Gordon Brothers Europe and OpCapita have joined together to make an offer for British electricals chain Comet, Reuters reported. Restructuring firm Hilco UK is also reportedly interested in the company. First round bids for the company, currently owned by Kesa, were due July 20. Bidders are to be notified within seven days if they are going through to a second round, Reuters said.
(Reuters) – A small number of turnaround specialists have lodged offers for loss-making British electricals chain Comet in a process likely to realise little, if any, cash for parent Kesa , people familiar with the matter told Reuters.
The field includes a joint offer from Gordon Brothers Europe and investment firm OpCapita and interest from restructuring specialist GA Europe, the people said.
Restructuring firm Hilco UK is also reportedly interested in Comet, which trades from about 250 UK stores and employs 10,000.
Trade players like Dixons and Best Buy, which has a joint venture with Carphone Warehouse, are staying on the sidelines, although they could be interested in picking up stores that might become available, the people said.
In 2008 OpCapita, under its previous name Merchant Equity Partners, was part of a consortium with Goldman Sachs and Colony Capital that purchased Kesa’s French electricals and furniture chain BUT for 550 million euros ($791 million).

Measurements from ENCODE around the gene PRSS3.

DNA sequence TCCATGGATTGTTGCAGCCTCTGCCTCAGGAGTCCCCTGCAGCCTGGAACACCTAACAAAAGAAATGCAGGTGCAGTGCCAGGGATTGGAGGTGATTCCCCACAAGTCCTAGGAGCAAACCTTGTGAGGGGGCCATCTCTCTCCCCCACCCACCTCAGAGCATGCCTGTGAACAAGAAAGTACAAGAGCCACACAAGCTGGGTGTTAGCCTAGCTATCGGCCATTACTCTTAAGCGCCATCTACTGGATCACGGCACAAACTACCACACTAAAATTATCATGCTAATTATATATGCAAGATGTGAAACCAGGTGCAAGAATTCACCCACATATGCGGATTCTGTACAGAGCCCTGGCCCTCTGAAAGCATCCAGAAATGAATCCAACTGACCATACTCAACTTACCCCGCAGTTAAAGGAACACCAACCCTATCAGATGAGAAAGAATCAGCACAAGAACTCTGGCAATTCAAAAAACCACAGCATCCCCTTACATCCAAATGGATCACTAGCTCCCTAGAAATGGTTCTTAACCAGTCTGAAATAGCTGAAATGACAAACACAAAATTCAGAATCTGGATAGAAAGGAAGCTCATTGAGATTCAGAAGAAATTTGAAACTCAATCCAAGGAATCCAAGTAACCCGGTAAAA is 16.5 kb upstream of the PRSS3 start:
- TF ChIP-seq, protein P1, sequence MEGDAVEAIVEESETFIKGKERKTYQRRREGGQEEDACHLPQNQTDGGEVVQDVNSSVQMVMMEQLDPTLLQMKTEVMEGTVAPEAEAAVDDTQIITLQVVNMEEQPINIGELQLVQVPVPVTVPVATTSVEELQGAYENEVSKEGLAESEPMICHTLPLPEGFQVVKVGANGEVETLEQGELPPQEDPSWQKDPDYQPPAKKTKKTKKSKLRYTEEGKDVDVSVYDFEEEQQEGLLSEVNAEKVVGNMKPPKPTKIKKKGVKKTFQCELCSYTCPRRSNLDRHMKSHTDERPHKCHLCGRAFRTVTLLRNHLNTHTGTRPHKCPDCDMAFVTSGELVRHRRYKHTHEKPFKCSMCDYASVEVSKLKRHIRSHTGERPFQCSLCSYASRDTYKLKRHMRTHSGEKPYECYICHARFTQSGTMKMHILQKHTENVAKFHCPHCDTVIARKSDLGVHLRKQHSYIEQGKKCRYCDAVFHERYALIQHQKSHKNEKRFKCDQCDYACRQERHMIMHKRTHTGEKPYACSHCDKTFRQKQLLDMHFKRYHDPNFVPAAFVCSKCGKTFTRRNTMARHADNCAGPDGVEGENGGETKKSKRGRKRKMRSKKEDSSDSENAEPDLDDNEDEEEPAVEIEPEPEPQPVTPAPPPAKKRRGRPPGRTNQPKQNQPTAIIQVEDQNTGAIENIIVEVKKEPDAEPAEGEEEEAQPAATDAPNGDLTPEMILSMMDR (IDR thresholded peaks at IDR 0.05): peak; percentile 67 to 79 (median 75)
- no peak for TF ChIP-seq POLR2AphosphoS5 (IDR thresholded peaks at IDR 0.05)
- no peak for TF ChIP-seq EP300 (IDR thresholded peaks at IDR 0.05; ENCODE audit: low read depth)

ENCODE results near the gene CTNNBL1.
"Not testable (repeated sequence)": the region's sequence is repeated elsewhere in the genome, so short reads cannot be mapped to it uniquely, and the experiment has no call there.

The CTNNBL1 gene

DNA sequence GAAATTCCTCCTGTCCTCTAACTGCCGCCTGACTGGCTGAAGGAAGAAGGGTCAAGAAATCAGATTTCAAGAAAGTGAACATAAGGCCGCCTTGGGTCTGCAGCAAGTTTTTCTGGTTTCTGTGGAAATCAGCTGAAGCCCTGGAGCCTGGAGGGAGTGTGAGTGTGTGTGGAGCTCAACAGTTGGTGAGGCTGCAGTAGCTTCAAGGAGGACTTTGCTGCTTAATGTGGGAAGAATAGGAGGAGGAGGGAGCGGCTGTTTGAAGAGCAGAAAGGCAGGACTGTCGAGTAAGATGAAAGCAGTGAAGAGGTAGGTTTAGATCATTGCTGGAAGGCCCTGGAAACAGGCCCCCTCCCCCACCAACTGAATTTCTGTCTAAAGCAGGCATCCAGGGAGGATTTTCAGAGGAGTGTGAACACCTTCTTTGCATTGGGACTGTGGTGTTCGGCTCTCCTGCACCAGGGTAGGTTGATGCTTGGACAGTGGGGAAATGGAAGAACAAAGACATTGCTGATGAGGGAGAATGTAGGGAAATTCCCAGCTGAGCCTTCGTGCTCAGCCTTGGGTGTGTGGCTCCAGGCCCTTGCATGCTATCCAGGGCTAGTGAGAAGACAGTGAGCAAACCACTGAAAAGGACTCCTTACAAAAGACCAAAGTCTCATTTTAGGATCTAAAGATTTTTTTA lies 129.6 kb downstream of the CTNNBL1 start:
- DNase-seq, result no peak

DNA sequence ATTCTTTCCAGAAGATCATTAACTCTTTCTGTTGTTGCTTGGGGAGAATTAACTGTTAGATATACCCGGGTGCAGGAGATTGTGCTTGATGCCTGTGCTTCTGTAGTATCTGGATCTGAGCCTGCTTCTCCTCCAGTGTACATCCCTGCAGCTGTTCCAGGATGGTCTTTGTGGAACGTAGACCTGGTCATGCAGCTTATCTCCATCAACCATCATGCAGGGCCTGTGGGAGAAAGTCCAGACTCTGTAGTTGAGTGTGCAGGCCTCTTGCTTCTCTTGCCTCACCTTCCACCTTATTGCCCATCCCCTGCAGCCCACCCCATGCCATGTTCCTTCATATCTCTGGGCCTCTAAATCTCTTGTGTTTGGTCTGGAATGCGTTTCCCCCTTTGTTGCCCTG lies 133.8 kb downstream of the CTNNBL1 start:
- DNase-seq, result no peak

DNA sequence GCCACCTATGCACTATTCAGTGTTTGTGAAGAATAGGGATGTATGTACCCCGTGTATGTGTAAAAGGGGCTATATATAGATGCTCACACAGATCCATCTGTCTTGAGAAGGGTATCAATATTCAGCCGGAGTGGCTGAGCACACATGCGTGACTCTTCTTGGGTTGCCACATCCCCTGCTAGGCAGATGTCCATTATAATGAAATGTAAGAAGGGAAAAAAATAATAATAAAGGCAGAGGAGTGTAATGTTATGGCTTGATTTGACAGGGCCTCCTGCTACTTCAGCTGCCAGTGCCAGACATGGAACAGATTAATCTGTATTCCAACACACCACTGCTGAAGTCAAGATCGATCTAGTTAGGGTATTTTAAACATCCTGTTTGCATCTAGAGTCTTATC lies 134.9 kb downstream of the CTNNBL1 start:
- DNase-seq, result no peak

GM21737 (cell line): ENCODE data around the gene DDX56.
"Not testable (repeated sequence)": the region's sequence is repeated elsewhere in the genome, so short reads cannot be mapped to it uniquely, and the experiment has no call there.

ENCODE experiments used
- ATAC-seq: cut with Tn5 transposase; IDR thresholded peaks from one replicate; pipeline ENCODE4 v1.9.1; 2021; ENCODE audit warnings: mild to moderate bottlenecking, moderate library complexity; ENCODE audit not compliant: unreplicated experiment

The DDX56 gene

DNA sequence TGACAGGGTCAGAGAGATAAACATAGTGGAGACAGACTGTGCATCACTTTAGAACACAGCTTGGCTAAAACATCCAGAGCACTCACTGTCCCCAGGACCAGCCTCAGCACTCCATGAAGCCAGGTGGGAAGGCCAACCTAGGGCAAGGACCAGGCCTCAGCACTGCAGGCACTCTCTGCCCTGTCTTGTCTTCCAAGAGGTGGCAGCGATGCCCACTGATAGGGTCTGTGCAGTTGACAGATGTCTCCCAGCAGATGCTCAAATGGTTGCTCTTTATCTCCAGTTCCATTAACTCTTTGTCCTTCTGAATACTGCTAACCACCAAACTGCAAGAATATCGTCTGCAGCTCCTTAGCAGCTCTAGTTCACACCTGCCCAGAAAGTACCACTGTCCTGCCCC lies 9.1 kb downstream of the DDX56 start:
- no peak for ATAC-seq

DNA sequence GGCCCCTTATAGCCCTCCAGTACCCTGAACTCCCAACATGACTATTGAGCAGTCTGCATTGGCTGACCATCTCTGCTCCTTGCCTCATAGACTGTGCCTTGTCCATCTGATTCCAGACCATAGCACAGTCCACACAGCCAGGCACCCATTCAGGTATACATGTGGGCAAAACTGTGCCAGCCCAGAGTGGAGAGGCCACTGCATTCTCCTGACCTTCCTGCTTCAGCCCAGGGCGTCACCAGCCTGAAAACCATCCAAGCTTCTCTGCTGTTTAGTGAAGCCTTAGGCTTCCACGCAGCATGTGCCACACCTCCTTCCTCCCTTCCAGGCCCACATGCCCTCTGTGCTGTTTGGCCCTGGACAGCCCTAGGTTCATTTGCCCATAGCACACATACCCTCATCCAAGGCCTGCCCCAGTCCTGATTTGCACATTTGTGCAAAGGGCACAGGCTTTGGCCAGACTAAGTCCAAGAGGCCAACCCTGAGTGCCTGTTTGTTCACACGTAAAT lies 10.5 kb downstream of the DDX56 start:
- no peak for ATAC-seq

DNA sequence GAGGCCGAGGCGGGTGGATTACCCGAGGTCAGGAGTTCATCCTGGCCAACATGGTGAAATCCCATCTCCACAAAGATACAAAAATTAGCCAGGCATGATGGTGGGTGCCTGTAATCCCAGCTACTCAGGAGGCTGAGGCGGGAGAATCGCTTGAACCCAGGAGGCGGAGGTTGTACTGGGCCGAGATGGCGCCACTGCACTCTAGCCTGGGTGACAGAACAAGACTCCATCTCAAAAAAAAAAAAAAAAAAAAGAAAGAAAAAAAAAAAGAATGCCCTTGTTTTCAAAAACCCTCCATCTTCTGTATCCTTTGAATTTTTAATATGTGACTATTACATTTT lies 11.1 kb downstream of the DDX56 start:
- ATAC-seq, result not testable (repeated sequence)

A sale of Comet could presage a break-up of the chain.
If Kesa opts to dispose of Comet, it would be keen to sell to a party that continues to trade the chain.
It will not sell Comet to a party that will place it in administration, a source close to the group said.
First round bids for Comet, the UK’s second largest electricals retailer after Dixons, went in by July 20.
Bidders are expected to be informed in the next seven days if they are through to the next round of the process which is being run by Bank of America Merrill Lynch.
None of the bidders have offered much for Comet and may be even demanding a reverse premium, or dowry, to take it off Kesa’s hands.
That may concern Knight Vinke, Kesa’s largest investor with a 19.3 percent stake, which has said it would only be in favour of disposing of Comet if an “acceptable price” can be realised.
Comet was put up for sale by Kesa last month after the chain slumped to a loss of 8.9 million euros in the year to April 30. Chairman David Newlands described this result as “unsatisfactory and unacceptable”.
He said the firm would consider a range of options for Comet, including its disposal or formation of a joint venture, while pressing ahead with a turnaround plan which includes selling weaker shops and focusing on profitable ranges like small appliances.
Losing Comet would enable Kesa to focus on its profitable French business Darty, switch its listing from London to Paris, and get re-rated, but it would also reduce the group’s buying scale, which could impact profit margins.
Kesa, Bank of America Merrill Lynch, Gordon Brothers, GA Europe, Knight Vinke, Dixons and Carphone declined to comment, while OpCapita was not immediately available for comment.
Shares in Kesa, which have increased by 12 percent over the last three months, were up 0.2 percent at 133.7 pence at 1332 GMT, valuing the business at about 706 million pounds. ($1 = 0.695 Euros) (By Simon Meads and James Davey; Additional reporting by Mark Potter and Victoria Howley; Editing by Jon Loades-Carter)